New England Law-Boston professor Lawrence Friedman agreed, adding that, as a practical matter, nothing would stop the legislature from filing a bill to delegate authority to the governor even if his powers under the Civil Defense Act were stripped. Baker has also received praise for his nuanced approach to the pandemic, Friedman said.
"The governor's orders have been more sensitive than orders in other jurisdictions about the free exercise of religion and perhaps more sensitive than they need to be," Friedman said. "There is likely to be continued deference because this administration has shown it is sensitive to the other interests that are involved."
Some judges have pushed back against the governor. Baker was challenged in federal court successfully by gun shops and ranges, which in May won the right to reopen in a ruling by U.S. District Judge Douglas P. Woodlock, who said from the bench, "We don't surrender our constitutional rights."
Another federal judge, Mark L. Wolf, left in place a moratorium on evictions in Massachusetts but added "there are limits imposed by the Constitution on what elected officials can lawfully do."
And even as the Supreme Judicial Court extolled the governor for his measures combating the virus, the court did seem to wonder during the September oral arguments how long the emergency orders could reasonably stay in place.
"If we don't get a vaccine for two years, how do we analyze that legally?" asked Justice Scott L. Kafker.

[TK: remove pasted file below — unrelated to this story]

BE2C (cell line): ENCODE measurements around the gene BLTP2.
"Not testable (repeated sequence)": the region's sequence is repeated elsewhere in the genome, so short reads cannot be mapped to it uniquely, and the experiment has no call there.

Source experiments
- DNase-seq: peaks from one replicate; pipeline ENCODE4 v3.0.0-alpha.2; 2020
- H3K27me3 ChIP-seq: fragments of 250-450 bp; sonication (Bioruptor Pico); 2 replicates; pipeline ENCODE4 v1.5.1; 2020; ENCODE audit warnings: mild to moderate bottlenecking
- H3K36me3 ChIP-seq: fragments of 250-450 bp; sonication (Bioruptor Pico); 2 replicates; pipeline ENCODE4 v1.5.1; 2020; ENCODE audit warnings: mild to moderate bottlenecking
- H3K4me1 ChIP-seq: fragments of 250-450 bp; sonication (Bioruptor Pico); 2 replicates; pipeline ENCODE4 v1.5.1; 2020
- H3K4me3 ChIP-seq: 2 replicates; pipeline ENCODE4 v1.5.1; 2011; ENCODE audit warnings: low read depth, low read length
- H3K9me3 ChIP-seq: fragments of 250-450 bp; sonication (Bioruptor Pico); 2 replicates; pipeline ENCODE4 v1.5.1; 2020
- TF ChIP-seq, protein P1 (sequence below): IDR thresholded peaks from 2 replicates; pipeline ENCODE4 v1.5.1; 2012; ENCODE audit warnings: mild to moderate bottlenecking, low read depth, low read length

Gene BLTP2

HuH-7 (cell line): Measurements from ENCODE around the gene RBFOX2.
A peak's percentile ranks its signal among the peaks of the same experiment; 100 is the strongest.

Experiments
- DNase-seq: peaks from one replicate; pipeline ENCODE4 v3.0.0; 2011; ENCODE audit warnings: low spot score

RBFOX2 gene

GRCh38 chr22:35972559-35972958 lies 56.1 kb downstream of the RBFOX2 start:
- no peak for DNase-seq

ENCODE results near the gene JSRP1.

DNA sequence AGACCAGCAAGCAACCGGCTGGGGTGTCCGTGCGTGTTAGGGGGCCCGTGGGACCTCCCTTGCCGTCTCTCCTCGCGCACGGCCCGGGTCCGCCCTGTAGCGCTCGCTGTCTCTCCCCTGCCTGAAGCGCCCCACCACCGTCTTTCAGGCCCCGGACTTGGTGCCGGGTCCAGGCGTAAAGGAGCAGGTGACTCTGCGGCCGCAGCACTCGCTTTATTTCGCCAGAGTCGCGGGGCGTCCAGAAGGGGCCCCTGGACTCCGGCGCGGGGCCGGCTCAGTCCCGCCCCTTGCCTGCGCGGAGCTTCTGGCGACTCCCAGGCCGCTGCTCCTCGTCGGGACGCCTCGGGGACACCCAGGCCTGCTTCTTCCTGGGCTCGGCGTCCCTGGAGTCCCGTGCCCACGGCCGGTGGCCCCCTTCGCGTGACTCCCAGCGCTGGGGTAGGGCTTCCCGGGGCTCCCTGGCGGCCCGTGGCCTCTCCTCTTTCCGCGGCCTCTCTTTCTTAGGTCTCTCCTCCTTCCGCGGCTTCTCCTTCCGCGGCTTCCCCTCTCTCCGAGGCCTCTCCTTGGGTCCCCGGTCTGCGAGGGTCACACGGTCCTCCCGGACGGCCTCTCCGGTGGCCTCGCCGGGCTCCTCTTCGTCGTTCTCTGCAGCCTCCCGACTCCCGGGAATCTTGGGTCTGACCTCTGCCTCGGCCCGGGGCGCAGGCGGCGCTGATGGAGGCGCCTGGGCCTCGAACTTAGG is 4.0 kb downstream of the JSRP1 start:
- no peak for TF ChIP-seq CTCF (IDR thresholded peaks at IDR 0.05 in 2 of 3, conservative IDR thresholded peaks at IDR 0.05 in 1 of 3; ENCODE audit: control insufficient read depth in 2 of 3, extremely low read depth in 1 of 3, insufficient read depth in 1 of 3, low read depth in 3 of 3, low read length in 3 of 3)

"I think any future challenges are going to have to have, as their hook, the infringement of some individual interest protected under the Constitution," Friedman said. He cited the right to assemble, the right to bear arms and the right to exercise religion.
One such challenge was filed this week by operators of walking tours, who argued that Baker is unfairly limiting the tours during the pandemic while allowing larger political protests and religious gatherings to continue. The suit claims the alleged disparity in treatment violates the First and 14th amendments.
Gertner said that it's vital for courts to review these measures to make sure they have a basis. That said, given the surge in cases correlating with colder weather and more people congregating indoors, she suspected that courts would give Baker a wide berth.
"Any court looking at this has to look at the rationale, the scope of it and its consistency, the extent to which it treats all people equally, and the time limit," Gertner said. "If the virus dramatically declines in terms of spread, if there is a vaccine that could at least immunize some portion of the public, of course you'd have to examine these restrictions again."
University of Massachusetts-Amherst professor David Mednicoff added that the broader political climate in the state could work in the governor's favor, both in terms of the judges that will hear the cases and in limiting the number of challenges brought in the first place.
"I think the judges in our jurisdiction would be likely to be more favorable to understanding science and less likely to overturn state orders with a rational basis," Mednicoff said. "Secondly, I think there is going to be less traction around lawsuits because the public climate is going to be one of, for the most part, appreciating why these restrictions are in place."
"This is not a place where 50 or 60% of people don't believe the pandemic is real," he added.
--Editing by Michael Watanabe.